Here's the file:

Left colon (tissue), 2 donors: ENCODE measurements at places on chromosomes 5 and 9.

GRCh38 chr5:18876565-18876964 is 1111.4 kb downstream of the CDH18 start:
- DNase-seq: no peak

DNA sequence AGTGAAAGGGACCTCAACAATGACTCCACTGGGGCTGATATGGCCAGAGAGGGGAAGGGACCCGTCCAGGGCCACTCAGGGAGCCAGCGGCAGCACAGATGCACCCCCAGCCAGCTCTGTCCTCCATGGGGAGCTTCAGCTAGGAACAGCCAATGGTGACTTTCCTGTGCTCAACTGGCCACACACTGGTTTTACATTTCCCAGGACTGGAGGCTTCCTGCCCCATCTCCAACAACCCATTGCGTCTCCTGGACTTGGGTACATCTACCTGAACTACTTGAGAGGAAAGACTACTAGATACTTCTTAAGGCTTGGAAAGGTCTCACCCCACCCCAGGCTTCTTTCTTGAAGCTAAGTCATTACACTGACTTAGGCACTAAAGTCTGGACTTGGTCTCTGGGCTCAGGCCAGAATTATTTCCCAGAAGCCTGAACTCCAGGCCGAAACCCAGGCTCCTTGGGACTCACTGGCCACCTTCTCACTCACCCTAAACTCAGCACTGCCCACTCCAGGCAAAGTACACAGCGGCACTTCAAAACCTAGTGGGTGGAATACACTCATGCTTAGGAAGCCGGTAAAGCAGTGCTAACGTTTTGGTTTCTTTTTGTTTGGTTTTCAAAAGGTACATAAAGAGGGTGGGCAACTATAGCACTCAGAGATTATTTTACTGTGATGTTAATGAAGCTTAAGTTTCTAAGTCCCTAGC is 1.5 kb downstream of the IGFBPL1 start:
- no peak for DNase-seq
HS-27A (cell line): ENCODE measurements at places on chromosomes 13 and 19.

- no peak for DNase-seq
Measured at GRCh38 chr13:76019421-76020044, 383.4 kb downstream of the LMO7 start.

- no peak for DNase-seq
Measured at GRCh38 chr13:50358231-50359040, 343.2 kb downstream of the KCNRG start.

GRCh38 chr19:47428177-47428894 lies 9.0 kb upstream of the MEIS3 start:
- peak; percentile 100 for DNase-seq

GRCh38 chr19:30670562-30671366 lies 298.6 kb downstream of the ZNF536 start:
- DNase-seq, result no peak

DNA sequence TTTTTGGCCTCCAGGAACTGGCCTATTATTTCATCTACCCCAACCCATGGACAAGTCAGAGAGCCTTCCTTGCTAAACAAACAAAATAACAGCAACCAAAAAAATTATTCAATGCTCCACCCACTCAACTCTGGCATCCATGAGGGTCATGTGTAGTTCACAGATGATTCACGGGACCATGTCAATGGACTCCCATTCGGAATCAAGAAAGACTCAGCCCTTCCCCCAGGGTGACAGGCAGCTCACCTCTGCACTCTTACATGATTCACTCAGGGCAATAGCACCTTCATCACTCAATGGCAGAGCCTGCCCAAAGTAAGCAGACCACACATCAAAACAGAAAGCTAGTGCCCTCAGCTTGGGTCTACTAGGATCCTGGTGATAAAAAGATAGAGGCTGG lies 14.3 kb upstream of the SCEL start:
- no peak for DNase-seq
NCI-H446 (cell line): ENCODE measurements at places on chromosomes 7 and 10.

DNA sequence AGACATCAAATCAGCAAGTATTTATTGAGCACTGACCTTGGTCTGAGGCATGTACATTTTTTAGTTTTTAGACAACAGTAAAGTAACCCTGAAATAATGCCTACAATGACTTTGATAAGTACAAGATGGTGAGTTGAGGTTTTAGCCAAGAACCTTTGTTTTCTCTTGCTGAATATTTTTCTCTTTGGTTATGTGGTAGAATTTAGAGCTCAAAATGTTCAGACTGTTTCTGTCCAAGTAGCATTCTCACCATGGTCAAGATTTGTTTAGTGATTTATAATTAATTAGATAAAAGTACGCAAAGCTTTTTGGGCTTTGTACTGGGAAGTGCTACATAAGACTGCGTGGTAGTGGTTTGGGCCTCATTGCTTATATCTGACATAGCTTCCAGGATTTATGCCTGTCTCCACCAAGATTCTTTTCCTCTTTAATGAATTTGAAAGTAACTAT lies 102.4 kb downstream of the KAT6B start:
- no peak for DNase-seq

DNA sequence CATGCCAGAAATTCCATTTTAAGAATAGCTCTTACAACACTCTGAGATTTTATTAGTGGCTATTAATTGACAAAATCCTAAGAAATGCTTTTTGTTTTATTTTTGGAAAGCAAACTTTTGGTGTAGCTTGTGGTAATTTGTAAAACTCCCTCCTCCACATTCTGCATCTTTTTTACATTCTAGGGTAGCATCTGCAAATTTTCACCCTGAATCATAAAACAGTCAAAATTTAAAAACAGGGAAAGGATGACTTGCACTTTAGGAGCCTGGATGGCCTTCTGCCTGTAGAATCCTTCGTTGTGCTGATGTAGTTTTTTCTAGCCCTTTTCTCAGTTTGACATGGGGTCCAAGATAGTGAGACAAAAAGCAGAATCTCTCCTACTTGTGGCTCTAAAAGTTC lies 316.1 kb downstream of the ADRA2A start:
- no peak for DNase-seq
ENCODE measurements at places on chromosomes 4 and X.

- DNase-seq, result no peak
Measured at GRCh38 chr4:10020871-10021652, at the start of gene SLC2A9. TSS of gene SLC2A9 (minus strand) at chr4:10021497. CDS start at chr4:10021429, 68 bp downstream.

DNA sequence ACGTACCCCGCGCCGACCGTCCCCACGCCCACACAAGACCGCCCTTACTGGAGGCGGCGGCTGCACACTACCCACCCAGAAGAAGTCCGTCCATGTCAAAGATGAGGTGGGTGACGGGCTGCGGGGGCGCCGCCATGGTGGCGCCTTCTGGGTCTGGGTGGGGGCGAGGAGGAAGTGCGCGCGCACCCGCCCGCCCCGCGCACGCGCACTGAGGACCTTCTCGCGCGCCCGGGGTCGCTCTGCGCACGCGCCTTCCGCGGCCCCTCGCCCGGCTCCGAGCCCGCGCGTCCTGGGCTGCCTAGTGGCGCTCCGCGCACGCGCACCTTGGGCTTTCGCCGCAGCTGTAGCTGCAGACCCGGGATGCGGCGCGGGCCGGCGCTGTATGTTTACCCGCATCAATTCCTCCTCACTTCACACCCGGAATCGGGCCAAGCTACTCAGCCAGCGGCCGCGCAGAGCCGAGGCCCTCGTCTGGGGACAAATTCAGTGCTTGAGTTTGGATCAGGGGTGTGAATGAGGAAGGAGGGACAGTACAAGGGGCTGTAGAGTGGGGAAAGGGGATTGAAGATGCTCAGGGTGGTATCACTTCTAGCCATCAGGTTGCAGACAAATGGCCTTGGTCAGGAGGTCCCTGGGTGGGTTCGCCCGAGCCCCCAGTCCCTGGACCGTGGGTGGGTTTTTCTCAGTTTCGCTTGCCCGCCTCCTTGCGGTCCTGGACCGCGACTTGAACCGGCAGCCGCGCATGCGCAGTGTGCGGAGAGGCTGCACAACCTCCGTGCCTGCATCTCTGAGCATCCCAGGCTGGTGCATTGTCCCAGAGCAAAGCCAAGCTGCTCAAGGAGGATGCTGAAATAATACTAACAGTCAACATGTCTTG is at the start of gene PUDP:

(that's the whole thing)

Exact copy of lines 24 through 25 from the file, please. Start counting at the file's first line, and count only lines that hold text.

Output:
Measured at GRCh38 chr4:10020871-10021652, at the start of gene SLC2A9. TSS of gene SLC2A9 (minus strand) at chr4:10021497. CDS start at chr4:10021429, 68 bp downstream.

DNA sequence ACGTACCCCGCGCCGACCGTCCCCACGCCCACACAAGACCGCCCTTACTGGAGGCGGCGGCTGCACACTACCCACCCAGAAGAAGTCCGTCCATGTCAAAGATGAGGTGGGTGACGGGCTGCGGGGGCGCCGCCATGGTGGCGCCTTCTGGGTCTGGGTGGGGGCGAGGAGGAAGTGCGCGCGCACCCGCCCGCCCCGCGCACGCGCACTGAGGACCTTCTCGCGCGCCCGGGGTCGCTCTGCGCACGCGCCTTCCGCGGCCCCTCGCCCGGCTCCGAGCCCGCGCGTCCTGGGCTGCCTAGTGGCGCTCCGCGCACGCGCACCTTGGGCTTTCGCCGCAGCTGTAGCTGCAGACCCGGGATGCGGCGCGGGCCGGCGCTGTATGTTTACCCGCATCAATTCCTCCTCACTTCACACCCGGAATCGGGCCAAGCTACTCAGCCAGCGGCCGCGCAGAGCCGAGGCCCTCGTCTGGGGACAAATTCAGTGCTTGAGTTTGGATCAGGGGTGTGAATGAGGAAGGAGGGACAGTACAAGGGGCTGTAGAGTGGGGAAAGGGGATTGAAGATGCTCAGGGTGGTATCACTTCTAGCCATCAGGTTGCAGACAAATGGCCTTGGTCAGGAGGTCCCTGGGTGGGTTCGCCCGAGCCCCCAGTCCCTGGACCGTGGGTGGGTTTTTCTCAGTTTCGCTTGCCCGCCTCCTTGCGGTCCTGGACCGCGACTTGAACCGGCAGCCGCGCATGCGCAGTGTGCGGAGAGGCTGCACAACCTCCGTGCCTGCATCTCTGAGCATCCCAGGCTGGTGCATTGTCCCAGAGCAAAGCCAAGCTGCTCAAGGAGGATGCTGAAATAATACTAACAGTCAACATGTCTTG is at the start of gene PUDP: